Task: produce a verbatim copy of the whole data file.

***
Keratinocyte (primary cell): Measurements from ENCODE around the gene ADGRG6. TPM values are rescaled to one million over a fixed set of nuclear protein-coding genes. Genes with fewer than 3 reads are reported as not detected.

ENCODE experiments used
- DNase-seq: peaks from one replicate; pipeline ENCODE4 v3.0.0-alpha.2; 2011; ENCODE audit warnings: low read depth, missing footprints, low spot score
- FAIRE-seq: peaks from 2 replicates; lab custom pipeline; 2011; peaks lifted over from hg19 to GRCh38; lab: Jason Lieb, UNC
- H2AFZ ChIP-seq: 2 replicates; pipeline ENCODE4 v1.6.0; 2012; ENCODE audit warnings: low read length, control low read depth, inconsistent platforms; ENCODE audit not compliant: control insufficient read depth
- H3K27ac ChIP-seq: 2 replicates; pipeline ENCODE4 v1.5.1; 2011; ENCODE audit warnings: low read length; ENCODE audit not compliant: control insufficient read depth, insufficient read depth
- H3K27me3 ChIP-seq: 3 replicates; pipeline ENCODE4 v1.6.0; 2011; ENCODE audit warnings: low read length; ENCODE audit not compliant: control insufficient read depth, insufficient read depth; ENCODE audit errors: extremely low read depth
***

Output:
Keratinocyte (primary cell): Measurements from ENCODE around the gene ADGRG6. TPM values are rescaled to one million over a fixed set of nuclear protein-coding genes. Genes with fewer than 3 reads are reported as not detected.

ENCODE experiments used
- DNase-seq: peaks from one replicate; pipeline ENCODE4 v3.0.0-alpha.2; 2011; ENCODE audit warnings: low read depth, missing footprints, low spot score
- FAIRE-seq: peaks from 2 replicates; lab custom pipeline; 2011; peaks lifted over from hg19 to GRCh38; lab: Jason Lieb, UNC
- H2AFZ ChIP-seq: 2 replicates; pipeline ENCODE4 v1.6.0; 2012; ENCODE audit warnings: low read length, control low read depth, inconsistent platforms; ENCODE audit not compliant: control insufficient read depth
- H3K27ac ChIP-seq: 2 replicates; pipeline ENCODE4 v1.5.1; 2011; ENCODE audit warnings: low read length; ENCODE audit not compliant: control insufficient read depth, insufficient read depth
- H3K27me3 ChIP-seq: 3 replicates; pipeline ENCODE4 v1.6.0; 2011; ENCODE audit warnings: low read length; ENCODE audit not compliant: control insufficient read depth, insufficient read depth; ENCODE audit errors: extremely low read depth